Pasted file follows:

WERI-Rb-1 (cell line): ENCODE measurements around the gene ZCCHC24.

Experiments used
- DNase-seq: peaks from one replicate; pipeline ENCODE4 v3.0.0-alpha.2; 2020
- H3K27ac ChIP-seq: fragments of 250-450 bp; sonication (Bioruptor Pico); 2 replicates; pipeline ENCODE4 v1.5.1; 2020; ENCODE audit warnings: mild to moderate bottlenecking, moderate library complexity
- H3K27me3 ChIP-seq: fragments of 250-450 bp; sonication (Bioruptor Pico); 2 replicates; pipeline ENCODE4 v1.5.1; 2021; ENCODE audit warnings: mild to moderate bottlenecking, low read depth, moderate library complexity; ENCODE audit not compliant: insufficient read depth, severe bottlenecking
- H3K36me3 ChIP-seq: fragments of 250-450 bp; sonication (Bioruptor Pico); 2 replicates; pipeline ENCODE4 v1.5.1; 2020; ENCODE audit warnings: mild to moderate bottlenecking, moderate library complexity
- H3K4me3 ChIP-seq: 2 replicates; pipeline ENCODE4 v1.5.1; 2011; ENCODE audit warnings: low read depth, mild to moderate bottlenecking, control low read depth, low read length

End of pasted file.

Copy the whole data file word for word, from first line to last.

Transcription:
WERI-Rb-1 (cell line): ENCODE measurements around the gene ZCCHC24.

Experiments used
- DNase-seq: peaks from one replicate; pipeline ENCODE4 v3.0.0-alpha.2; 2020
- H3K27ac ChIP-seq: fragments of 250-450 bp; sonication (Bioruptor Pico); 2 replicates; pipeline ENCODE4 v1.5.1; 2020; ENCODE audit warnings: mild to moderate bottlenecking, moderate library complexity
- H3K27me3 ChIP-seq: fragments of 250-450 bp; sonication (Bioruptor Pico); 2 replicates; pipeline ENCODE4 v1.5.1; 2021; ENCODE audit warnings: mild to moderate bottlenecking, low read depth, moderate library complexity; ENCODE audit not compliant: insufficient read depth, severe bottlenecking
- H3K36me3 ChIP-seq: fragments of 250-450 bp; sonication (Bioruptor Pico); 2 replicates; pipeline ENCODE4 v1.5.1; 2020; ENCODE audit warnings: mild to moderate bottlenecking, moderate library complexity
- H3K4me3 ChIP-seq: 2 replicates; pipeline ENCODE4 v1.5.1; 2011; ENCODE audit warnings: low read depth, mild to moderate bottlenecking, control low read depth, low read length